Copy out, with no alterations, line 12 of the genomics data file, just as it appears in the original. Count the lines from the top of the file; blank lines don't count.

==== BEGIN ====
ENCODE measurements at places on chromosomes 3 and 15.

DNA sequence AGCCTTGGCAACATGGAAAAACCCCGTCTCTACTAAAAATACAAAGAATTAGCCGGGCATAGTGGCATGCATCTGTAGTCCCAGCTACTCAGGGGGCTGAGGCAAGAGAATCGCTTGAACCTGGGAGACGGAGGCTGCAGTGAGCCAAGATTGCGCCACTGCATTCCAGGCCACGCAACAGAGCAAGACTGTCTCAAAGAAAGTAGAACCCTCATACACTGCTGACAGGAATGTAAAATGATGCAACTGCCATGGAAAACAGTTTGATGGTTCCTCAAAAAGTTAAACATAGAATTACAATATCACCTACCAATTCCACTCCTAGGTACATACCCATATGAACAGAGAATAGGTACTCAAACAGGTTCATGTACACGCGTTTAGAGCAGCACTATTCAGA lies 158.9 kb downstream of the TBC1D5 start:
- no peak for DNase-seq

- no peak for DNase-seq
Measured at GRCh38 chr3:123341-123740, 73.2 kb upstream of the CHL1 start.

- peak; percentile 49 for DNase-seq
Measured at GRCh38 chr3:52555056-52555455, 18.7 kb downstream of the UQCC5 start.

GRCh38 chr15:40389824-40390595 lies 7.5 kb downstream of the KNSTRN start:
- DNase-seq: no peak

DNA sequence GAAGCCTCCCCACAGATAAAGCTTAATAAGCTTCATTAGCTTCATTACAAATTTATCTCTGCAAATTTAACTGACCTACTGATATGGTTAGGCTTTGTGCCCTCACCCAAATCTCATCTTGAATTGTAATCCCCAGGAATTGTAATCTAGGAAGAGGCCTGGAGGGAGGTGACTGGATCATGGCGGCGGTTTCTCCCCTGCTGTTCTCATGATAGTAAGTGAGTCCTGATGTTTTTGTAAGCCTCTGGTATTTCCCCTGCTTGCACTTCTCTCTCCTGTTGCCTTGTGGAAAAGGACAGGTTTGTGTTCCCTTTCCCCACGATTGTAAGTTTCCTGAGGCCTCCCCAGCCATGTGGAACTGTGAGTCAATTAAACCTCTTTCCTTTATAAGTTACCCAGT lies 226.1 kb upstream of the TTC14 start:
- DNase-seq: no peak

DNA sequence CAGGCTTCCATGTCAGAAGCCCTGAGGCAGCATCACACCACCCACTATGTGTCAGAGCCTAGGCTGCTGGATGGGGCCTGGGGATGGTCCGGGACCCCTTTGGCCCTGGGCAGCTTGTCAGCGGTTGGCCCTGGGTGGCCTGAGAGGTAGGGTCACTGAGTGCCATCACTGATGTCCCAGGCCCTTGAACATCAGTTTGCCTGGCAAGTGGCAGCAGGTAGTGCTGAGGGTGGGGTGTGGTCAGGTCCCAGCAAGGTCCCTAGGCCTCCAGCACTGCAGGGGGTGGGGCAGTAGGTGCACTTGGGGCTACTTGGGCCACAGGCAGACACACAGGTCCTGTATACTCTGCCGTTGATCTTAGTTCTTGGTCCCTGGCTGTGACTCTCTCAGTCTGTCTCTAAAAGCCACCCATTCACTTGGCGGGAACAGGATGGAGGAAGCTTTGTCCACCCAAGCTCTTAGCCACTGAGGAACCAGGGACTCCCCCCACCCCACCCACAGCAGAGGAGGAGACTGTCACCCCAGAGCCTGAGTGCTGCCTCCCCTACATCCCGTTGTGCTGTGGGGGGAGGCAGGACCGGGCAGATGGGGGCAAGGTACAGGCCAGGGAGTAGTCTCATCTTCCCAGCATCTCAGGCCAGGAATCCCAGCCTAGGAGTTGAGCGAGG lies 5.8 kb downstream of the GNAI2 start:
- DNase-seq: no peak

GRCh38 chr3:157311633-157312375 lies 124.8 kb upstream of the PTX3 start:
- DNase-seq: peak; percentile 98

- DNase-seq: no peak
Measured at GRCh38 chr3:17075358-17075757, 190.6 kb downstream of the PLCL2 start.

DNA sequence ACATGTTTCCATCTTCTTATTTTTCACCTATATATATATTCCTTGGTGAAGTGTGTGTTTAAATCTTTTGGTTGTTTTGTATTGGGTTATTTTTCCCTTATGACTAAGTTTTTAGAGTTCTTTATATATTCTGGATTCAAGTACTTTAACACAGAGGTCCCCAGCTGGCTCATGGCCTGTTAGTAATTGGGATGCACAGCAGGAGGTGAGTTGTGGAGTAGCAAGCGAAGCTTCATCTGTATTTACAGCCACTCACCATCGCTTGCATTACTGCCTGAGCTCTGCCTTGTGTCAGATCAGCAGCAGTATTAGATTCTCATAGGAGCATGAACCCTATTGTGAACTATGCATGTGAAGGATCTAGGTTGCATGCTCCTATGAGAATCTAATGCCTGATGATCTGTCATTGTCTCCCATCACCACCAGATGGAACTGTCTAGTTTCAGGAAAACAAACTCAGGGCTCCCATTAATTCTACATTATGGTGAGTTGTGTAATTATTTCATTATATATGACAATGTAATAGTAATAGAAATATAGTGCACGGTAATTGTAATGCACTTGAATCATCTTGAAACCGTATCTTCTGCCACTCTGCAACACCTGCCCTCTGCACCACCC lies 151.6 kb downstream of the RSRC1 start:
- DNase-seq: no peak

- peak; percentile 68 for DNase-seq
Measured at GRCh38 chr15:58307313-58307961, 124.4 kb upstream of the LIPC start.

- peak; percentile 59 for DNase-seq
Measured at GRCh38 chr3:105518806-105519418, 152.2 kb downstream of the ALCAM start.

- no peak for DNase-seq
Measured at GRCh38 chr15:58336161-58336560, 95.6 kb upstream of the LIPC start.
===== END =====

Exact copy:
DNA sequence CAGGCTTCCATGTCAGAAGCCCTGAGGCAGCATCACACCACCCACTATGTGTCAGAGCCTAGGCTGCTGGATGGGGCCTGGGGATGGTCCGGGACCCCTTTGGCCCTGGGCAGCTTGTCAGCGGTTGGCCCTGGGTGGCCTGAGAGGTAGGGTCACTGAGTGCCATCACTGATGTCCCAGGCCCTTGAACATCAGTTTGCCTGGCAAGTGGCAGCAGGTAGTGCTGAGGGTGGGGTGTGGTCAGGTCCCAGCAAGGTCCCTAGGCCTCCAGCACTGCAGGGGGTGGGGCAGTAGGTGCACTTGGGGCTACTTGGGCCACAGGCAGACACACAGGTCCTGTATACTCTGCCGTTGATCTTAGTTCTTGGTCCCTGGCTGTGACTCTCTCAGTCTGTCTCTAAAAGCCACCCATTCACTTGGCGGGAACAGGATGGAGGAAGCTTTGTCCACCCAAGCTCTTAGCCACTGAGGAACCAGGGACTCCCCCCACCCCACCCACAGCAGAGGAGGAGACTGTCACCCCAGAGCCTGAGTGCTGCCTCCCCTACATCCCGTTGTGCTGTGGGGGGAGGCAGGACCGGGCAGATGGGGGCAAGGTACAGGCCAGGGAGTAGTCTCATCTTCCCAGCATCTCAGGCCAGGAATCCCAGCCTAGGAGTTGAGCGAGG lies 5.8 kb downstream of the GNAI2 start: